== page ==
• #5
I do not consider myself an expert in quantum computing, but a rookie (I'm entering in the field). Therefore, if someone wants to correct/integrate this, I will be glad.

As I understand it, a quantum computer is (very roughly) like a parallel machine where the number of processor grows exponentially with the number of "physical resources" used. This descends from the fact that if your computer has N qubits, the vector space representing the state of your computer is the tensor product of the spaces representing the state of the single qubit. Since the number of dimension of the tensor product of two spaces V and W is the product of the dimensions of the two original spaces (i.e., dim(V) dim(W)), you can see that the dimension grows exponentially with the number of qubits. For example, if every qubit is a particle with a spin (up or down), the vector space associated to a qubit has dimension 2 and the vector space associated to the whole computer has dimension 2^N. You solve a problem with a quantum computer by having the state evolve (in the programmed way), "exploring" a number of potential solution that grows exponentially with the computer size.

It is true that a quantum computer must be kept cold, much colder than, for example, superconductive digital electronics: a quantum computer works at few mK, while superconductive electronics can work at the "hotter" :-) 4K (well, it is 2-3 order of magnitude hotter...). Keeping stuff so cold it is not easy and requires energy, but quantum computers compensate the consumption of the cooling system with their exponential efficiency.

My feeling, however, is that quantum computers are more suited for combinatorial-like problems (i.e., integer factorizations, NP-hard problems, ...), it is hard for me to imagine how a quantum computer could be used, for example, to solve a differential equation (although, I remember I read something about solving linear systems).

Summarizing, my feeling is that quantum computers (when the huge load of technical difficulties in having many qubits will be solved) will be a very powerful tool at least for some classes of problems. It is very difficult to envision a future where everyone will have a quantum computer working at 10mK on the desk or in the smartphone... Saying that it will be a revolution in energy management sounds like a kind of hyperbole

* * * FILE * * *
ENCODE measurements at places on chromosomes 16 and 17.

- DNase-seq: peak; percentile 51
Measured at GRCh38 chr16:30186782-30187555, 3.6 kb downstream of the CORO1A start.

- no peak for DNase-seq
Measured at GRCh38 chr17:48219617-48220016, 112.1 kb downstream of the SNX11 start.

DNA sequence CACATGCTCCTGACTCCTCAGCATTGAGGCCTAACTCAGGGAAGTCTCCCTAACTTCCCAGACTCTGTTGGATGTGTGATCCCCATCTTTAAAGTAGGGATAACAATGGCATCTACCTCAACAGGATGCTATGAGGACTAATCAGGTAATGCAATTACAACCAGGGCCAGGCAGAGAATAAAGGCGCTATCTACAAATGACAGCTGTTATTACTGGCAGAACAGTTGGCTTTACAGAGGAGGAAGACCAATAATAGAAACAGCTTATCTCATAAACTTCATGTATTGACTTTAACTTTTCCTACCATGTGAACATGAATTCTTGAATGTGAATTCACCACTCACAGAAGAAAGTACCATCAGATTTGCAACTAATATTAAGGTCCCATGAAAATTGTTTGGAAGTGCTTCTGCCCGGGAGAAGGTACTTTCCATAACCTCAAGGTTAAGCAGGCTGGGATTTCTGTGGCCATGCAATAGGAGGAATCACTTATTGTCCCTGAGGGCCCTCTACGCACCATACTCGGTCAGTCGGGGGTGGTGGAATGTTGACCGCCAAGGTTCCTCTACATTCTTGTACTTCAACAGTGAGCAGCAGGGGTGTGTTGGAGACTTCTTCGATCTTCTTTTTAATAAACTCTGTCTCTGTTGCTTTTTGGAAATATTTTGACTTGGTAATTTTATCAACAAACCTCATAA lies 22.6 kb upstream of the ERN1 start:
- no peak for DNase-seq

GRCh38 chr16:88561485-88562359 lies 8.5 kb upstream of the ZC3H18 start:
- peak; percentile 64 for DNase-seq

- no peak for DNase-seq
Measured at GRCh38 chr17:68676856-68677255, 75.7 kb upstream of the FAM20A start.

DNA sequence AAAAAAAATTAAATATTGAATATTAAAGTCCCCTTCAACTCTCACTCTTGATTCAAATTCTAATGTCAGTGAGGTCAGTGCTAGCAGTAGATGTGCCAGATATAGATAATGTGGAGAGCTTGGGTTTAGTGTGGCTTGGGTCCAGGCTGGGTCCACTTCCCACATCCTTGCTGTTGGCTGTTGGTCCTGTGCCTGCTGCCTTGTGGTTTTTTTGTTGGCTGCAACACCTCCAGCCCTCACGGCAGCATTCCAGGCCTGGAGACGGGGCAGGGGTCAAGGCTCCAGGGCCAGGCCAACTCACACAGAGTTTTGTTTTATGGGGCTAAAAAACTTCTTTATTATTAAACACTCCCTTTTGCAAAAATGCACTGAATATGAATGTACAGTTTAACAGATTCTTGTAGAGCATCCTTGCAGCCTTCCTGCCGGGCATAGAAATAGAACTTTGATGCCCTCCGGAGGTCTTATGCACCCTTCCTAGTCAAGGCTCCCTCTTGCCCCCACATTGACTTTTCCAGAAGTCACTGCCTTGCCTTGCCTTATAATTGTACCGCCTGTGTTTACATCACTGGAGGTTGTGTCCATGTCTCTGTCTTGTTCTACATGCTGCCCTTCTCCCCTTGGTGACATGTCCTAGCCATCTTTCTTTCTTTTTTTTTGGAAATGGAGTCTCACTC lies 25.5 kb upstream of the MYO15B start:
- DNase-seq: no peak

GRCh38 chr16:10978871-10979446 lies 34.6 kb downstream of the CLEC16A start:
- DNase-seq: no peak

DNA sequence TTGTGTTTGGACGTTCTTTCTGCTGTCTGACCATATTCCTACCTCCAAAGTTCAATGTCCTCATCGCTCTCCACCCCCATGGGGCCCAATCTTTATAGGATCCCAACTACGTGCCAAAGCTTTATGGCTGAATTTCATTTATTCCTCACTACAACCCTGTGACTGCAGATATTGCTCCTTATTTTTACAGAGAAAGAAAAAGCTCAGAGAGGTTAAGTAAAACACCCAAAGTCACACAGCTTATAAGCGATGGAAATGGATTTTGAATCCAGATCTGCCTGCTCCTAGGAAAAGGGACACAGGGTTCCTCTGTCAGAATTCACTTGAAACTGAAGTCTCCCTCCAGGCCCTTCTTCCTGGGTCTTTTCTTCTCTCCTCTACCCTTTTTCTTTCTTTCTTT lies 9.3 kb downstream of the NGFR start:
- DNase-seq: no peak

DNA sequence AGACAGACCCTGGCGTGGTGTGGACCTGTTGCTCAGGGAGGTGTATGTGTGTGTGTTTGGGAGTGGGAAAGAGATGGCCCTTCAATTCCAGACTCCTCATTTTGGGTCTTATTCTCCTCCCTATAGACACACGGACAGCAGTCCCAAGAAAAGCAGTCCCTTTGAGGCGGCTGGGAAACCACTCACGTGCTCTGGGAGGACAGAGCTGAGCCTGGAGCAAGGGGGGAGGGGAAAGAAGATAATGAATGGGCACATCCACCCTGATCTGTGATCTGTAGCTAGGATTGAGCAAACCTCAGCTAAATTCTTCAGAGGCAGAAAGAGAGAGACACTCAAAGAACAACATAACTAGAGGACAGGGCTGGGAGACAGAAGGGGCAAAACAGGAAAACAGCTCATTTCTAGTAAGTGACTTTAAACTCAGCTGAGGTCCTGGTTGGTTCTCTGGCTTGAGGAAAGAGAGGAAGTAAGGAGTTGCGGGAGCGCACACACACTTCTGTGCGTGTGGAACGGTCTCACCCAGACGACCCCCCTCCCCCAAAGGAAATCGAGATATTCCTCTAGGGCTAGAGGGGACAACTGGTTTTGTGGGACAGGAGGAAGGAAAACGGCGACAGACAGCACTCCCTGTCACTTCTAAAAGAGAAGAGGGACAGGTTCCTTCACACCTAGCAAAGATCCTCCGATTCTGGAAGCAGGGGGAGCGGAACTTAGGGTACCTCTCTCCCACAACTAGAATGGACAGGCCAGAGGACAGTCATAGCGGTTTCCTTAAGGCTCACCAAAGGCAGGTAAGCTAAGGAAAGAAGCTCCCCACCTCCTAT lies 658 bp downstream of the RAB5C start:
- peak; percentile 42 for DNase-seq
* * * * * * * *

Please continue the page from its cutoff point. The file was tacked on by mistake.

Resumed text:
Related to Will quantum computation lower energy requirements?

1. What is quantum computation?

Quantum computation is a type of computing that uses quantum-mechanical phenomena, such as superposition and entanglement, to perform operations on data. It has the potential to solve certain problems much faster than classical computers.

2. How does quantum computation relate to energy requirements?

Quantum computation has the potential to significantly lower energy requirements for certain types of calculations. This is because quantum computers use quantum bits (qubits) which can represent multiple states simultaneously, reducing the number of operations needed and therefore the energy required.

3. Will quantum computation lower energy requirements for all types of calculations?

No, quantum computation will not necessarily lower energy requirements for all types of calculations. It is most effective for certain types of problems, such as optimization and simulation, but may not be as efficient for other types of calculations.

4. What are the potential benefits of using quantum computation to lower energy requirements?

Using quantum computation to lower energy requirements could have a significant impact on various industries, such as finance, healthcare, and transportation. It could also lead to more efficient and sustainable use of resources, as well as reduce the environmental impact of computing.

5. Are there any challenges or limitations to using quantum computation to lower energy requirements?

Yes, there are still many challenges and limitations to overcome before quantum computation can be used to significantly lower energy requirements. These include the development of more stable and reliable quantum hardware, as well as finding ways to efficiently map traditional algorithms onto quantum computers.